Last week's article mentioned the attack upon churches of Christ by "Pastor" James L. Melton which he has placed on the Internet. When he turns to the subject of salvation, he insists upon so many strange ideas that it would take weeks to respond to most of them; instead we want to focus on a few of the blunders he makes. He begins this section with:
Of the many heresies taught by the Church of Christ, Baptismal Regeneration is probably the most well known, and also the most harmful. This is the ancient pagan belief that a person must be baptized in water in order to receive cleansing from sin and the right to enter Heaven.
Friends, don't ever hire this man to be your spokesman because he certainly won't use your choice of words to explain your position. Don't put him on your staff as a historian, either, since he does not document claims such as the one that baptism in water for the cleansing of sins is a pagan belief. Which culture taught this idea? What pagans developed this concept? Was it in connection with Zeus or Jupiter? While my knowledge of ancient mythology is not exhaustive, I don't recall this teaching. It would be helpful to know where one could attain the great "knowledge" that Mr. Melton has.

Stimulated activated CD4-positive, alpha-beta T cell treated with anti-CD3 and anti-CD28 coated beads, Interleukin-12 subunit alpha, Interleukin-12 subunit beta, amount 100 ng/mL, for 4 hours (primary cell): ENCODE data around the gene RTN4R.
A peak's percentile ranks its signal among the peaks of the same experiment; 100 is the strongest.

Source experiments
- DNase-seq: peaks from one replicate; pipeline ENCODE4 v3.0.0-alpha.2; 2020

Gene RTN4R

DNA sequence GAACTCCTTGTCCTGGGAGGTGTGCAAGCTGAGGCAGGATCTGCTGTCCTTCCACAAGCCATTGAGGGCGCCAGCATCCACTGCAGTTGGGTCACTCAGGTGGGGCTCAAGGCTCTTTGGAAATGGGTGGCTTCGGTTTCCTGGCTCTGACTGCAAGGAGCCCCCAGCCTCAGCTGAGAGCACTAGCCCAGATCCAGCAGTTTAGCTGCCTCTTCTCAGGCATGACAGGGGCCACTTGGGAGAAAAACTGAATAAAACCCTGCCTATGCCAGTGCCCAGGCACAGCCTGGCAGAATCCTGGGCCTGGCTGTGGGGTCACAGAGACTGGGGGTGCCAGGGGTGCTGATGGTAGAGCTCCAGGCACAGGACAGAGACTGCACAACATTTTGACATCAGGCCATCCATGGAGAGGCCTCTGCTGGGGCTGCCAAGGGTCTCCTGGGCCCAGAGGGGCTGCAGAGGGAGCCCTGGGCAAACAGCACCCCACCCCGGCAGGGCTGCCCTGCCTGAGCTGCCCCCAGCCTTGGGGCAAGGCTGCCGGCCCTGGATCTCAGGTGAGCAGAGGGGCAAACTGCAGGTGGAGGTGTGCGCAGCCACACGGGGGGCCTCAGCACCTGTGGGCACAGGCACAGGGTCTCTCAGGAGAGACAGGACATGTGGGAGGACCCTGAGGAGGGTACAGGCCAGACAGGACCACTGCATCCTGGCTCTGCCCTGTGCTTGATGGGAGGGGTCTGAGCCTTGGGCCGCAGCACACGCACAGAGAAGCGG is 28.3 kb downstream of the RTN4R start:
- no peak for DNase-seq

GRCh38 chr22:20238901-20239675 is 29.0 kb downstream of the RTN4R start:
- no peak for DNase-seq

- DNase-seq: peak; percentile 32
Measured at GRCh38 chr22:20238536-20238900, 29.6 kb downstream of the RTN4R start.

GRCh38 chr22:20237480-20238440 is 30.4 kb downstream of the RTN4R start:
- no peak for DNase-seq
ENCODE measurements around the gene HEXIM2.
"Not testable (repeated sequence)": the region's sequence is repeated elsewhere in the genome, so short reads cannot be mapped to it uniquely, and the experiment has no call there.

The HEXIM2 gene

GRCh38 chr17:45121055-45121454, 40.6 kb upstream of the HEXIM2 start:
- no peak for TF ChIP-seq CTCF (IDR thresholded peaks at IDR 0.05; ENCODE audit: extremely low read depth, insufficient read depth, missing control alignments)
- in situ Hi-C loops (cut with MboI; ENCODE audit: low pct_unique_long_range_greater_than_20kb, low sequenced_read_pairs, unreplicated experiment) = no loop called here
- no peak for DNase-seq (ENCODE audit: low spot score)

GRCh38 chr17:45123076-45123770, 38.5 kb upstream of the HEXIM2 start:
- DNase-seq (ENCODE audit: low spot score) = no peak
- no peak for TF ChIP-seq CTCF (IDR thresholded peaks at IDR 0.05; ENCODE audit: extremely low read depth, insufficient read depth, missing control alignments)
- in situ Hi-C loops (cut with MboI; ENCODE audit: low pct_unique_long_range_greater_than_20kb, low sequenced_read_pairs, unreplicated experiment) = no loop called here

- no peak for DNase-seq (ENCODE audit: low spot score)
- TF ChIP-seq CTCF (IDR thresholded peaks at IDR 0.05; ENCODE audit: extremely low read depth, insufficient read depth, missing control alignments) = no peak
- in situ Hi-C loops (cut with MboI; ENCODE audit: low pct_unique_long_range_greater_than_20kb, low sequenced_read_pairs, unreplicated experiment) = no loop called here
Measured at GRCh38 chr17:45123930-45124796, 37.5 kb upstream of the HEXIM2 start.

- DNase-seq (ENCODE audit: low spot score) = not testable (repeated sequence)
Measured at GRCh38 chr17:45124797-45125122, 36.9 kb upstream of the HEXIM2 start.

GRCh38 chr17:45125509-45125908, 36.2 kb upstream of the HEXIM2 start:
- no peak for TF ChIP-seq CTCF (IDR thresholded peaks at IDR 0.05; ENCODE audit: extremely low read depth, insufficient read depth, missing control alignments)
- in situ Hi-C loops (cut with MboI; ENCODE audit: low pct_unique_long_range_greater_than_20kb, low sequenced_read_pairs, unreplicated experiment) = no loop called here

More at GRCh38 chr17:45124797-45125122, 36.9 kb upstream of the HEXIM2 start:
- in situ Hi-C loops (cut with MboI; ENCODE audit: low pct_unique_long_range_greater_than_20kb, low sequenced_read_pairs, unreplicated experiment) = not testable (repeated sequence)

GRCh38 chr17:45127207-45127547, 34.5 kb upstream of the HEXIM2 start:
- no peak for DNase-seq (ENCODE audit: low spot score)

One source we cite to show the necessity of baptism is Acts 22:16, in which Ananias asks Paul, "And now why are you waiting? Arise, and be baptized, and wash away your sins, calling on the name of the Lord." I've never really thought of Ananias as a pagan for saying such a thing; evidently, Paul did not regard him as one either, since he arose and was baptized (Acts 9:18).
Next Melton eagerly introduces the thief on the cross. His main fallacy (and there are several) is his insistence that the thief was saved "WITHOUT BEING BAPTIZED" (emphasis Melton's). He could not prove the thief had never been baptized if his life depended on it. Mark 1:5 states that "all the land of Judea, and those from Jerusalem, went out to him [John, GWS] and were all baptized by him in the Jordan River, confessing their sins."
How does Melton know (or anyone else, for that matter) that the thief had not been baptized by John (or later by Jesus) before he became a thief? Like so many others, he could have repented, been baptized, and then fallen into a life of sin again. Did that happen? We don't know, but it could have, and even the possibility of such an occurrence negates Melton's argument.